Cost of Bicycling the Americas for Two Years, Part 2
In the previous post, I detailed our average costs by country for food and camping/lodging. Here is the rest of the story.
Total Trip Costs by Category
|Category||Total cost (for two people over two years)|
|Total cost of trip (for two people over two years)||29,064|
Total Costs of Gear and Bicycle Repair, Electronics, Communications, etc.
We spent $261 (of which $198 was in the USA) over two years on phone and internet. While in the USA we continued to use Sarah’s pay-as-you-go phone that we would top up with minutes as necessary. Outside the USA we did not carry a mobile and relied on email and Skype.
We were able to find free wifi most of the time including in hostels and hotels where we occasionally stayed. Wifi speed ranged from fantastically fast to dreadfully dialup. At times the networks were so overloaded that using wifi was impossible. In Bolivia and further south, connectivity became problem, so much so, that at times we could not even check email. We eventually gave up attempting to keep this site updated and waited until we returned to the USA.
Electronics & Photography
We spent $1,824 on electronics/photo equipment (cameras, computers, etc.).
We were plagued by camera and laptop problems. Shipping, repair and replacement costs for our pocket camera and SLR (lens) cost $876. Replacement filters for the zoom lens on the SLR cost $100.
One laptop was replaced with a small refurbished tablet computer, $279. Other laptop repairs/replacements included hard drive cabling, power adapters and miscellaneous.
We purchased an external microphone for the SLR for better movie sound quality ($229) that we only ended up using a handful of times. A majority of the time it was additional dead weight, but was brilliant when we needed it.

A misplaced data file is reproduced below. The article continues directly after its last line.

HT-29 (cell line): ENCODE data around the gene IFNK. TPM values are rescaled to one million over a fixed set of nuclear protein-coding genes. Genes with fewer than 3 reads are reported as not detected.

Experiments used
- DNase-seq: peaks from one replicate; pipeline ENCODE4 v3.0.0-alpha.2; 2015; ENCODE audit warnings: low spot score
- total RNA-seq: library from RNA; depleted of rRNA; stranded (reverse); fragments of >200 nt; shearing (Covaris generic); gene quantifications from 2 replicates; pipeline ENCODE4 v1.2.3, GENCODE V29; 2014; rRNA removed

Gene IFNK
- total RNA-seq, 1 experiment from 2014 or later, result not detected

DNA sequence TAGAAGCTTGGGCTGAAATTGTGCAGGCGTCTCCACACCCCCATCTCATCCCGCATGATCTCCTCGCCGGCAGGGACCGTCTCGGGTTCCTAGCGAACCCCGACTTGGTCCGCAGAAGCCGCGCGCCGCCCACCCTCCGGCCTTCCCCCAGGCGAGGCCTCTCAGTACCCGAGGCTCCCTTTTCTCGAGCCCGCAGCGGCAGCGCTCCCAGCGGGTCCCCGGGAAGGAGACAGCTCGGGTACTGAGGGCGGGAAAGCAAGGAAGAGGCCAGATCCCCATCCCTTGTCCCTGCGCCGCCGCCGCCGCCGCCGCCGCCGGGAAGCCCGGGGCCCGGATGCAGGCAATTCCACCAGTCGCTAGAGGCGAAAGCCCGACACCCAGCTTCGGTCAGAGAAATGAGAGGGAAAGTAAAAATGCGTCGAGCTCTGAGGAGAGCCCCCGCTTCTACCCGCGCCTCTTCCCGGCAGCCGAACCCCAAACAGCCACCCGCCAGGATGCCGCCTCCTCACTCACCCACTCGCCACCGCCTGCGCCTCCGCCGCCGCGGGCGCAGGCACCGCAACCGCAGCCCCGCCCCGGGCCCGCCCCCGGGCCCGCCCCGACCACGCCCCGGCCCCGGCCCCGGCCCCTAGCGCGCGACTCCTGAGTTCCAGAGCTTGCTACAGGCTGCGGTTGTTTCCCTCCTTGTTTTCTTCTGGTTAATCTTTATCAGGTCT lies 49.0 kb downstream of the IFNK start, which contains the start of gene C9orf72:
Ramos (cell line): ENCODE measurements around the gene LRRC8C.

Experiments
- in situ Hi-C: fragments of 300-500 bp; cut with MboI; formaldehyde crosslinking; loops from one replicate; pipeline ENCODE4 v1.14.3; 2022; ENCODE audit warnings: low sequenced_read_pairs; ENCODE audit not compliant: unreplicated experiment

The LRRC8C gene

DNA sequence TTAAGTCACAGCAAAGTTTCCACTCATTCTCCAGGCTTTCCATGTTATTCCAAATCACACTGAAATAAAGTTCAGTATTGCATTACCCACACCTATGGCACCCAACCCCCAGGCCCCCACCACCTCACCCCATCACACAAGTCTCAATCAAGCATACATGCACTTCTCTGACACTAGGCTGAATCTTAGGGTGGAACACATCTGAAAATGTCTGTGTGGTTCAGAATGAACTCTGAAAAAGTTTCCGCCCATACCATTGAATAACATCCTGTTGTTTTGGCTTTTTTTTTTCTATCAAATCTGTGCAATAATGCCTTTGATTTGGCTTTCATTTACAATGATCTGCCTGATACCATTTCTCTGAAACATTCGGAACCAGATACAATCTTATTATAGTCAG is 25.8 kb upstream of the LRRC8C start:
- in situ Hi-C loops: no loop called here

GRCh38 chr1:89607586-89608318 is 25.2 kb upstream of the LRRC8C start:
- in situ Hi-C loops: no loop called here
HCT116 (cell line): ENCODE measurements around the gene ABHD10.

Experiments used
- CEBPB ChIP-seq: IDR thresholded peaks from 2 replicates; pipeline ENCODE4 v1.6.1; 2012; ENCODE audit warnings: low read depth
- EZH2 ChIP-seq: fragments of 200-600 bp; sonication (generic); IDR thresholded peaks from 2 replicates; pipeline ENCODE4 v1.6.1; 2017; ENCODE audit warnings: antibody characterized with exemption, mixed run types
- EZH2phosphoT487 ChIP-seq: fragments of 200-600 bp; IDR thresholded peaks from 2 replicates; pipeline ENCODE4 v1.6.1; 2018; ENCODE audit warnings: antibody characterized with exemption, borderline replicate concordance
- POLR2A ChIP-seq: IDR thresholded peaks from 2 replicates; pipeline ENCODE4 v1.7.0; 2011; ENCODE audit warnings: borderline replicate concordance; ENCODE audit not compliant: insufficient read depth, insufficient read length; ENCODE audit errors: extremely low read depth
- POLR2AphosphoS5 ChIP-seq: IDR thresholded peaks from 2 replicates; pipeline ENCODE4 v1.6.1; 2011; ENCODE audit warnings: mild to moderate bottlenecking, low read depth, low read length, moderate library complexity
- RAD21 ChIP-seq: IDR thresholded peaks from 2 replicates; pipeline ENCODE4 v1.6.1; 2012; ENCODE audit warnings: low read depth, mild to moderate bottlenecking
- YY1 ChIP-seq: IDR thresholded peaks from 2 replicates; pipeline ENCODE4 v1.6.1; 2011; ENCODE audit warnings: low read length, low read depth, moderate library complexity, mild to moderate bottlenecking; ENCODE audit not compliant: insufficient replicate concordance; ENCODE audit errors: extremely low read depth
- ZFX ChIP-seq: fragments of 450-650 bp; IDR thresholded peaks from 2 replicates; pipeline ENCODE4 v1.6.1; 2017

Replacement cables, memory cards, and a backup drive, etc. accounted for the balance of costs.
Gear (cooking, camping, etc. excluding bicycle related)
We spent $899 on gear.
This included a replacement tent after ants ate our first tent, a headlamp, a watch, and other items. Some of our gear failures were replaced under warranty by the manufacturer (both sleeping mats, for example). I also categorized wearable items (but not helmets) such as shoes, clothes, glasses as “gear”. We used a lot of merino wool items which were costly to replace.
Mid-way through the trip we also acquired a SteriPEN. For the most part, we drank the water the locals drank, but in some places, Baja California for instance, locals buy water. We figured out that the $75 cost of the SteriPEN was cheaper than buying water on a regular basis.
We spent $2,626 on bike repairs and related items after we started the trip. Ouch! This number surprised me when I sat down to account for our spending.
We replaced a broken pump as well as our helmets. The helmets were several years old when we started.
Some repairs never should have been necessary and irritate me just thinking about them. Both Shimano bar end shifters on my bike and one on Sarah’s failed and replacing them cost $219. Tellingly, Surly now includes shifters from another manufacturer on their new Long Haul Truckers.